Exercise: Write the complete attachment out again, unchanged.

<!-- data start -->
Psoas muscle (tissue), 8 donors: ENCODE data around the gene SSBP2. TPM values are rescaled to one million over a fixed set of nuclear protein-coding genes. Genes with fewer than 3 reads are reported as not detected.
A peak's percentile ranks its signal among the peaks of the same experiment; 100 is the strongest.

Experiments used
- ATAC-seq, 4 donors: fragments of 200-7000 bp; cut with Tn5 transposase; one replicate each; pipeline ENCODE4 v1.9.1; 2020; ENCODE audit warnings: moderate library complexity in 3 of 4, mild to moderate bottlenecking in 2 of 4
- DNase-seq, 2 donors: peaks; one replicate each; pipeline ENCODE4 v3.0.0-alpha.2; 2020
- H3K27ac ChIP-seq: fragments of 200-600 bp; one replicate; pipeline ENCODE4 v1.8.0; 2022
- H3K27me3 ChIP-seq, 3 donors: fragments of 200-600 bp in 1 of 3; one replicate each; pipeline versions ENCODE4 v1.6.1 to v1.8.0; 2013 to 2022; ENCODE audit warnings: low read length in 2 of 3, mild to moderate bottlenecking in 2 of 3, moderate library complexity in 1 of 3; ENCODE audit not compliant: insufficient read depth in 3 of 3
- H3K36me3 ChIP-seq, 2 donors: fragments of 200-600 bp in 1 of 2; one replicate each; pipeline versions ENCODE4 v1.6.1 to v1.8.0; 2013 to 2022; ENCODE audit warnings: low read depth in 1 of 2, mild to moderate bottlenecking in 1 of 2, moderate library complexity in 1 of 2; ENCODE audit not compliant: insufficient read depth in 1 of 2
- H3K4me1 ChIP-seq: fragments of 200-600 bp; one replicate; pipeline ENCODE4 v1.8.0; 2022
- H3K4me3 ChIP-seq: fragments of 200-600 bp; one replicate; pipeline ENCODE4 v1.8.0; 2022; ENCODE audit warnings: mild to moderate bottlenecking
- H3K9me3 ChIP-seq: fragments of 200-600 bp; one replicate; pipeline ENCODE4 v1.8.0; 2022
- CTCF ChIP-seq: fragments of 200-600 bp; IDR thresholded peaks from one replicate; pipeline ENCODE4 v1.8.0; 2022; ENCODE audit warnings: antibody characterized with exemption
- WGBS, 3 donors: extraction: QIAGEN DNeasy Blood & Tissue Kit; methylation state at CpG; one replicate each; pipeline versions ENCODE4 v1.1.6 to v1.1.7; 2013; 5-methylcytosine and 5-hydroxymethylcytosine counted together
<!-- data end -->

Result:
Psoas muscle (tissue), 8 donors: ENCODE data around the gene SSBP2. TPM values are rescaled to one million over a fixed set of nuclear protein-coding genes. Genes with fewer than 3 reads are reported as not detected.
A peak's percentile ranks its signal among the peaks of the same experiment; 100 is the strongest.

Experiments used
- ATAC-seq, 4 donors: fragments of 200-7000 bp; cut with Tn5 transposase; one replicate each; pipeline ENCODE4 v1.9.1; 2020; ENCODE audit warnings: moderate library complexity in 3 of 4, mild to moderate bottlenecking in 2 of 4
- DNase-seq, 2 donors: peaks; one replicate each; pipeline ENCODE4 v3.0.0-alpha.2; 2020
- H3K27ac ChIP-seq: fragments of 200-600 bp; one replicate; pipeline ENCODE4 v1.8.0; 2022
- H3K27me3 ChIP-seq, 3 donors: fragments of 200-600 bp in 1 of 3; one replicate each; pipeline versions ENCODE4 v1.6.1 to v1.8.0; 2013 to 2022; ENCODE audit warnings: low read length in 2 of 3, mild to moderate bottlenecking in 2 of 3, moderate library complexity in 1 of 3; ENCODE audit not compliant: insufficient read depth in 3 of 3
- H3K36me3 ChIP-seq, 2 donors: fragments of 200-600 bp in 1 of 2; one replicate each; pipeline versions ENCODE4 v1.6.1 to v1.8.0; 2013 to 2022; ENCODE audit warnings: low read depth in 1 of 2, mild to moderate bottlenecking in 1 of 2, moderate library complexity in 1 of 2; ENCODE audit not compliant: insufficient read depth in 1 of 2
- H3K4me1 ChIP-seq: fragments of 200-600 bp; one replicate; pipeline ENCODE4 v1.8.0; 2022
- H3K4me3 ChIP-seq: fragments of 200-600 bp; one replicate; pipeline ENCODE4 v1.8.0; 2022; ENCODE audit warnings: mild to moderate bottlenecking
- H3K9me3 ChIP-seq: fragments of 200-600 bp; one replicate; pipeline ENCODE4 v1.8.0; 2022
- CTCF ChIP-seq: fragments of 200-600 bp; IDR thresholded peaks from one replicate; pipeline ENCODE4 v1.8.0; 2022; ENCODE audit warnings: antibody characterized with exemption
- WGBS, 3 donors: extraction: QIAGEN DNeasy Blood & Tissue Kit; methylation state at CpG; one replicate each; pipeline versions ENCODE4 v1.1.6 to v1.1.7; 2013; 5-methylcytosine and 5-hydroxymethylcytosine counted together